Almost twleve years ago a doctor placed our newborn baby boy in Dave’s arms. He welled up (he denies this) and looked up at me with love in his eyes and said one word….
I smiled gently, I was too tired and emotional to say the words running through my head…
"over my dead body."
Don’t get me wrong, I enjoy a good football game and have even attended a few at high school, college and professional level. I just could not bear the thought of a bunch of burly boys piling up on my beautiful new baby.
Soon, it became clear that organized sports were not going to be part of Ryan’s life and dreams of high school sports gave way to dreams of things like speaking and developing skills that come naturally to most people.
Fast forward nine years and a new ambition. The best friend in the world had enrolled her sons in a local dojo and she mentioned to me that there were several children enrolled that had similar disabilities as Ryan. She thought that Ryan might benefit from the disipline that karate afforded. I met the Sensei and toured the school and I had to agree, it seemed a good fit.
When I enrolled Ryan he received a white belt with his Gi (karate uniform), the Sensei told me boys like Ryan would often take as long as six months to receive their first colored belt (yellow) whereas the average kid would take only a few weeks.
Two weeks later he had a yellow belt. This is how it has been. The discipline has been wonderful for Ryan and has greatly improved his confidence and his ability to focus. He has achieved far more than we were lead to believe he could.
Ok, so here we are two years later. A few weeks ago Ryan hops into the car after his lesson and tells me he needs new karate gear. I immediately put Dave in charge of this. I take Ryan on Tuesdays but I can’t stay for the lesson because I need to do a few drop off and pick ups of dance classes in between. Dave takes him to the Saturday lesson and has more time to deal with this kind of thing.
The following Saturday I mention to Dave that Ryan needs some gear and he should check with the teacher. When he comes home he told me he ordered it and it would be in the following Saturday. For another week I live in blissful ignorance. When the gear come in Dave takes Ryan aside to show him how to use it. There was a padded helmut thing, what looked to me like boxing gloves, shin guards and some protective gear that boys need.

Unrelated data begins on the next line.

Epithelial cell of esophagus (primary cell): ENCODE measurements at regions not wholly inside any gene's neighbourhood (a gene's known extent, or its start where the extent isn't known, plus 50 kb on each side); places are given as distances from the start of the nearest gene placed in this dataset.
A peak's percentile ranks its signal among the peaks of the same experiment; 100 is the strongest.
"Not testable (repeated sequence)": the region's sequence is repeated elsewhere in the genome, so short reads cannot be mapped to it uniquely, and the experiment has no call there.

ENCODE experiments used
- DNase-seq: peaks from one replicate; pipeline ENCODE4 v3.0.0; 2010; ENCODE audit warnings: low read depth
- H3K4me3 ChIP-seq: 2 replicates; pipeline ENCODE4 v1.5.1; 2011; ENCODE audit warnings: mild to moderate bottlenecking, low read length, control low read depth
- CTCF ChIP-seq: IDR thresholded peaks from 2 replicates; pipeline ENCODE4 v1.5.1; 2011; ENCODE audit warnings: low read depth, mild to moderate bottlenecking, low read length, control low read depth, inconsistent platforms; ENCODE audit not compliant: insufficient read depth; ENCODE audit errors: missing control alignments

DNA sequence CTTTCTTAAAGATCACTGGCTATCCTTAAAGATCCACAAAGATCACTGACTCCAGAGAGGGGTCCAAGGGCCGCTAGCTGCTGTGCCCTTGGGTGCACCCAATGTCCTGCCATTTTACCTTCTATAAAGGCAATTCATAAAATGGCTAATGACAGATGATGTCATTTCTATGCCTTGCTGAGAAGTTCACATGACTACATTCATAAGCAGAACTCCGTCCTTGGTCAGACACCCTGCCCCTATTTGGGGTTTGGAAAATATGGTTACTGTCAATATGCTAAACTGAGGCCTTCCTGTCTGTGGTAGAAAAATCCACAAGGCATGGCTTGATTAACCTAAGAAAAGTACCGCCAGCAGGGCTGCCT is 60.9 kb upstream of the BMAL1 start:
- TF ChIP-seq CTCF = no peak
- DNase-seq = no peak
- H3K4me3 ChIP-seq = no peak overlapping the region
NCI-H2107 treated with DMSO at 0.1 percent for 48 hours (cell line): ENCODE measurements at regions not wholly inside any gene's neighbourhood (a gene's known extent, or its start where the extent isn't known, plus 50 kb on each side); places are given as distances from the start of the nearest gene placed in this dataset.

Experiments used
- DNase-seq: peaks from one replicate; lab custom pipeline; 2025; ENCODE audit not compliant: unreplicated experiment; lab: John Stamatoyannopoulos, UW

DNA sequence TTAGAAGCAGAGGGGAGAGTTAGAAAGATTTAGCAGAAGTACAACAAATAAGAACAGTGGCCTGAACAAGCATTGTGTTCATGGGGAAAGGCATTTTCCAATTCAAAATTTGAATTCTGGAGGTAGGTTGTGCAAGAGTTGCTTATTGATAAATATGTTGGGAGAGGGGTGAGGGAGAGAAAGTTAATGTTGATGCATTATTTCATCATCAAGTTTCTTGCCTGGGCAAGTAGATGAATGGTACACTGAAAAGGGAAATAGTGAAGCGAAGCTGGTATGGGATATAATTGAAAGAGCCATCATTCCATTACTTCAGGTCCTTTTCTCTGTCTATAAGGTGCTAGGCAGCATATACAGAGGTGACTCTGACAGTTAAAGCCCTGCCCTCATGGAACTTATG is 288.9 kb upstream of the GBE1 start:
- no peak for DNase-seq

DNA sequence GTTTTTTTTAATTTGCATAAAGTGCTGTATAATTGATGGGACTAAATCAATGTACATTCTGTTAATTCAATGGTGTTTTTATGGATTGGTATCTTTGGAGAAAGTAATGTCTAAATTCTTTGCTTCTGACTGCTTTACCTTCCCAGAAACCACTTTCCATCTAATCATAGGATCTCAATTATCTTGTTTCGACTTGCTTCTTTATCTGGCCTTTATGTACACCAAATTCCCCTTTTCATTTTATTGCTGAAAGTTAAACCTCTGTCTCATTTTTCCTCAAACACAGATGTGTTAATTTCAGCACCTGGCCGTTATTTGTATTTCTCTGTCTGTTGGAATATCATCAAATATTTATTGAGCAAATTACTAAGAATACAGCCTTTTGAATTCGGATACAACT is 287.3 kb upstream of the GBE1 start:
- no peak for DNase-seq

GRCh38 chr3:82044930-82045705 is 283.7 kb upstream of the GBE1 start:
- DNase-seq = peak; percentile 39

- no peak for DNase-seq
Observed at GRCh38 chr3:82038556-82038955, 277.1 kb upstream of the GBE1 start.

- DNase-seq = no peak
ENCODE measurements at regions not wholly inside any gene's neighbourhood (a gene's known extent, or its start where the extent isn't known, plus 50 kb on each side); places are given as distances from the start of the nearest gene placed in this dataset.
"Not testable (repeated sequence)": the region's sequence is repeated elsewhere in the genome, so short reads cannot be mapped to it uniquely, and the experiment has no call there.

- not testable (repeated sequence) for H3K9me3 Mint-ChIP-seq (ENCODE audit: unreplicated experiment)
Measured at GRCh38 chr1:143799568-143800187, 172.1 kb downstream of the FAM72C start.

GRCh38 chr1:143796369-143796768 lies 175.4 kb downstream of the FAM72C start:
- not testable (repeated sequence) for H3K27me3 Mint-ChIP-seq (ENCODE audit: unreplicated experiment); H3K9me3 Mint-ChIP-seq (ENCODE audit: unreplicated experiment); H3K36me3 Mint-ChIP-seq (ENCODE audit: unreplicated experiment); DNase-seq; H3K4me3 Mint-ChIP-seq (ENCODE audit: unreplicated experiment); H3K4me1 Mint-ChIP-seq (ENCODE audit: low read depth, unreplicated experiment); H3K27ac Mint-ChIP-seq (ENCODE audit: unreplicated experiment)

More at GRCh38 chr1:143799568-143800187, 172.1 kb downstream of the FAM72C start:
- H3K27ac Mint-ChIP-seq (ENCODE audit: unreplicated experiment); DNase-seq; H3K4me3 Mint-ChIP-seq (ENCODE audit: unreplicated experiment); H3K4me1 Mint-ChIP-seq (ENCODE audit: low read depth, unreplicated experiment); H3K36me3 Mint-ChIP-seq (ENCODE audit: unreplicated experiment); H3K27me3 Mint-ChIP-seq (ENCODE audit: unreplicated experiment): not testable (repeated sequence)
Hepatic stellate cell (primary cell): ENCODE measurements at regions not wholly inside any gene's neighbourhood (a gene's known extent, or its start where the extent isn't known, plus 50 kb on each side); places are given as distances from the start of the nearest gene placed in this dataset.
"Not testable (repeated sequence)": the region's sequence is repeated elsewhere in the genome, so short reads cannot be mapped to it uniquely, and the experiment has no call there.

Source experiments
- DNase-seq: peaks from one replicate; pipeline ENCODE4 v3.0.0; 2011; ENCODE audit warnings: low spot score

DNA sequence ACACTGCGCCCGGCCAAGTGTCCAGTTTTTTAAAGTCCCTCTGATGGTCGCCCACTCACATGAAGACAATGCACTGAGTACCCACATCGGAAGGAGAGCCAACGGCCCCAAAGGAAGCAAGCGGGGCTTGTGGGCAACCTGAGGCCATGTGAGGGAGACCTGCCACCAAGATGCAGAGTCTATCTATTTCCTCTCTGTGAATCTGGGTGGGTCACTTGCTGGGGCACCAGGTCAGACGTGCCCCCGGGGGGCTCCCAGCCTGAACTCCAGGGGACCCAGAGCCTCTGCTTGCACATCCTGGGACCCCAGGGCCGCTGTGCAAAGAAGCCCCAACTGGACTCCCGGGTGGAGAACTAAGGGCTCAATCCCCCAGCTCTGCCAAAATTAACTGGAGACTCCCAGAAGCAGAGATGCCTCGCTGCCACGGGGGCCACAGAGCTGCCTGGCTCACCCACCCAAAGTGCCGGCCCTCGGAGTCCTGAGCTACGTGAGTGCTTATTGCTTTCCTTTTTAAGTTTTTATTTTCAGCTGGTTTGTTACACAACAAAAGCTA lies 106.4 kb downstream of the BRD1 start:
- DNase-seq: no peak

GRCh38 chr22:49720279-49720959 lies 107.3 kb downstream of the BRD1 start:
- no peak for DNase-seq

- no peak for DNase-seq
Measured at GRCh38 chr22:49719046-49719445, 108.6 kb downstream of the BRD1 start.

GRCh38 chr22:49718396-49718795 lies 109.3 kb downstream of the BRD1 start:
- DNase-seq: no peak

The light dawned. I turned to Dave, "is someone going to be hitting my son?" I was really and truly appalled.
"Not if he’s any good," was the unconcerned response. Am I really married to a man who would send my baby into hand to hand combat? Is he really this nonchalant about this?
I am here to tell you that yes, he is.
It would seem that with his blue belt came something called sparring. "You mean they hit each other?" Dave just gave me that amazed look he gets with me sometimes, "it’s karate," he explained, "what did you think they did."
Of course I know that people in karate hit, I’ve seen a Bruce Lee movie (and hated it) but I conveniently blocked that out (I have that ability) and assumed that for Ryan his lessons would consist of more exercise type of stuff. I was obviously deluding myself on a large scale (another ability of mine).
"Don’t worry," says his father, "he’s really pretty good."
Don’t worry? This is my son we’re talking about. My baby. The love and light of my life. We just paid money to throw him into the ring with a bunch of hooligans.
"He’s so little", I complained. "He is nearly as tall as you and he is definitely strong enough for this" was the calm reply.
I detest when he is calm and logical when I am trying to go off the deep end.
Well I’ve calmed down. A bit. I’ve had to since Ryan is thrilled with his new gear and the fact that he is actually good at something that other boys his age may think is cool. He fits in. He’s happy. He is aware that he is different from other boys his age and it worries him so this has been amazing for him.
He’s growing up and in a very small way, a little bit away from me, the mom who would have pulled him out of that school and signed him up for stamp collecting class. He is moving toward the man he will someday be and thanks to his father he is making this step with confidence and and a sense of self he hasn’t had before. I’m so proud of him.
That doesn’t mean I have to like it.
Bridget Galbraith says
Poor Mary Ellen. I’m right there with you. Kevin keeps telling me our boys are built for football. I even like football. But I don’t want them getting hurt and I want them to be able to walk at 45. Now anytime they are doing something rough he tells them not to let me see if they get hurt. LOL
Oh, my sentiments exactly. I’ve been meaning to put my son in a taekwon do class, but he doesn’t want to because he saw sparring and it completely freaked him out.
Oh, Mary Ellen, I love this post! And I love Ryan!
This was such a great read! Thank you, thank you, thank you!
Beautiful post! Good for Ryan…hope he has fun sparring and you don’t have to watch him Mom! 🙂
Hi Mary Ellen
You cheered me up a lot with your very positive story about Ryan. We are having a number of worries over our son malcolm with high functioning autism and lately the whole thing has made me very despondent. In other peple’s good news stoies, you can see real hope
Heartwarming, truly heartwarming. My daughter suffers too, only in a different way. These children are so special. Thank you for sharing.